If the petitioner believes she has inadmissibility issues—which can include illegal entry into the country, prior removal from the country, or certain health conditions—she must also submit USCIS Form I-192, which requests a waiver of any grounds of inadmissibility that might otherwise prevent her from obtaining legal immigration status. The U visa program is not subject to certain grounds of inadmissibility that typically would apply—specifically that the petitioner is a public charge or is working without proper certification. Moreover, the U visa program allows USCIS to waive many of the remaining grounds of inadmissibility if it is in the “public or national interest to do so.” 8 U.S.C. § 1182(d)(14). Although the I-192 requires a petitioner to disclose damaging information to USCIS, in the past a petitioner was unlikely to face immigration consequences based on that disclosure alone. Pursuant to a 2011 internal agency memorandum, it was the policy of Immigration and Customs Enforcement (“ICE”) to not “initiate removal proceedings against an individual known to be the immediate victim or witness to a crime.” The continuing viability of this policy is now in question due to the current administration’s recent executive orders.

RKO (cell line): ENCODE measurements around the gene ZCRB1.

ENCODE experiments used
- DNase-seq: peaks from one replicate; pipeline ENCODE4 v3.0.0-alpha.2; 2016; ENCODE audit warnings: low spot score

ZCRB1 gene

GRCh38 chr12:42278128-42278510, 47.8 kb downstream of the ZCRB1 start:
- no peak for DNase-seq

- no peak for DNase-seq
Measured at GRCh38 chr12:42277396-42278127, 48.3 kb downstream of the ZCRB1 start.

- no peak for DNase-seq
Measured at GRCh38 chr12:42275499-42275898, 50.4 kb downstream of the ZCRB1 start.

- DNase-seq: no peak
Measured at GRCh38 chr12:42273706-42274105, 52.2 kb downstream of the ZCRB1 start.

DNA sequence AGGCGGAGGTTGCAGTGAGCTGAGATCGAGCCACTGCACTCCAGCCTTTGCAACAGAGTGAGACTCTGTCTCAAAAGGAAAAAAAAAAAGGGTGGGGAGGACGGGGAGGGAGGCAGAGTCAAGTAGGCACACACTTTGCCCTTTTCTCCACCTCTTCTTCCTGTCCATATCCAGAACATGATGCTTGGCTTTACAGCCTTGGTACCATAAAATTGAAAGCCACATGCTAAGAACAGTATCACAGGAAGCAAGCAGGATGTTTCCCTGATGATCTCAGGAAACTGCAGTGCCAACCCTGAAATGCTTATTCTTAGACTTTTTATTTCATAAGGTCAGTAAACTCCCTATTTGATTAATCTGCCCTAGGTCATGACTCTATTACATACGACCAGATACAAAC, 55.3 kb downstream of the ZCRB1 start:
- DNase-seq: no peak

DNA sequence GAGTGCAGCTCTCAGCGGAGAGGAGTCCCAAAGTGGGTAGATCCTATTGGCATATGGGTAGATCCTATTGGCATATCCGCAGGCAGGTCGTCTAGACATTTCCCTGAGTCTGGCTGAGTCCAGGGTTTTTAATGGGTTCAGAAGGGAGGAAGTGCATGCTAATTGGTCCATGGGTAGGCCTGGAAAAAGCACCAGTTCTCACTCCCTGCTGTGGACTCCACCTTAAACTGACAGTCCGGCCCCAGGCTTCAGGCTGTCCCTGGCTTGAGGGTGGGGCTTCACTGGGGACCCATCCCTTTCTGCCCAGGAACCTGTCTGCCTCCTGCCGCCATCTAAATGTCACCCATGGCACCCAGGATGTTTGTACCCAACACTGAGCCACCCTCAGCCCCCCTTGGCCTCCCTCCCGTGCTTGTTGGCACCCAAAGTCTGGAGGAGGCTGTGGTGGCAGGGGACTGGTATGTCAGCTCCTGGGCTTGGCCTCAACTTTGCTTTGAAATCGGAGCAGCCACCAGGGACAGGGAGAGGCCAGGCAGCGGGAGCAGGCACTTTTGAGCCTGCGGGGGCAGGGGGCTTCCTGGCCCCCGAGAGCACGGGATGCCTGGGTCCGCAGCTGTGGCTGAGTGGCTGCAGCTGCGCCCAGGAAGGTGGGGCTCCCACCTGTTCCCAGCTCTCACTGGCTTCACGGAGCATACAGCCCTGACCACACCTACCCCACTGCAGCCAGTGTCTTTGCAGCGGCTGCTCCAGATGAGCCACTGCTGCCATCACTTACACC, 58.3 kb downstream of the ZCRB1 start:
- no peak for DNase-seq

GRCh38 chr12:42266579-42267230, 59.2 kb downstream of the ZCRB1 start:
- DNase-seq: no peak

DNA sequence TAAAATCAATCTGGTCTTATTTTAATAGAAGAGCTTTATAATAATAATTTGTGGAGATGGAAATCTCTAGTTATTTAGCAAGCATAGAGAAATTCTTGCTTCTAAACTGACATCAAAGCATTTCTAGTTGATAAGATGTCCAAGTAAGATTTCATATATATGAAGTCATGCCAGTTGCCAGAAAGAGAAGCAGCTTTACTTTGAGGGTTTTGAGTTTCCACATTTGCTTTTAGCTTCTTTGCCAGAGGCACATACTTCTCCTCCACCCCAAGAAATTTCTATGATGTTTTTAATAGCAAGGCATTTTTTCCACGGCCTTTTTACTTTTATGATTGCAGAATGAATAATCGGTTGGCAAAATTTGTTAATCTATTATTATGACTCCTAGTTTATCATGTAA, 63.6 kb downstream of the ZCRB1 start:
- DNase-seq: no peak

While filing Form I-918 requires no fee, Forms I-192 and I-765 carry non-refundable filing fees totaling approximately $1,300. A petitioner may request a fee waiver using USCIS Form I-912.
Once the petitioner’s application packet containing all of these forms is submitted to USCIS’s Vermont Service Center in St. Albans, Vermont, USCIS will adjudicate the application. Adjudication can be time-consuming: The backlog is approximately three years, meaning that USCIS is currently adjudicating U visa applications filed during the summer of 2014.
If USCIS approves the application, USCIS will grant the petitioner employment authorization in the United States and legal status in the form of a U visa for up to four years. USCIS, however, is authorized to grant only 10,000 U visas annually. If an application is approved, but there are no U visas remaining available for quota reasons, USCIS will place the petitioner on a “deferred action” waitlist and typically will grant work authorization during that waiting period.
At the end of the petitioner’s four years of U visa status, she can apply to adjust her status to lawful permanent resident, i.e., become a “green card” holder.
The U Visa Experience for Petitioners
Despite the U visa program’s many positive aspects for undocumented immigrant victims of crime, the process to seek and obtain one can be frustrating, even harrowing.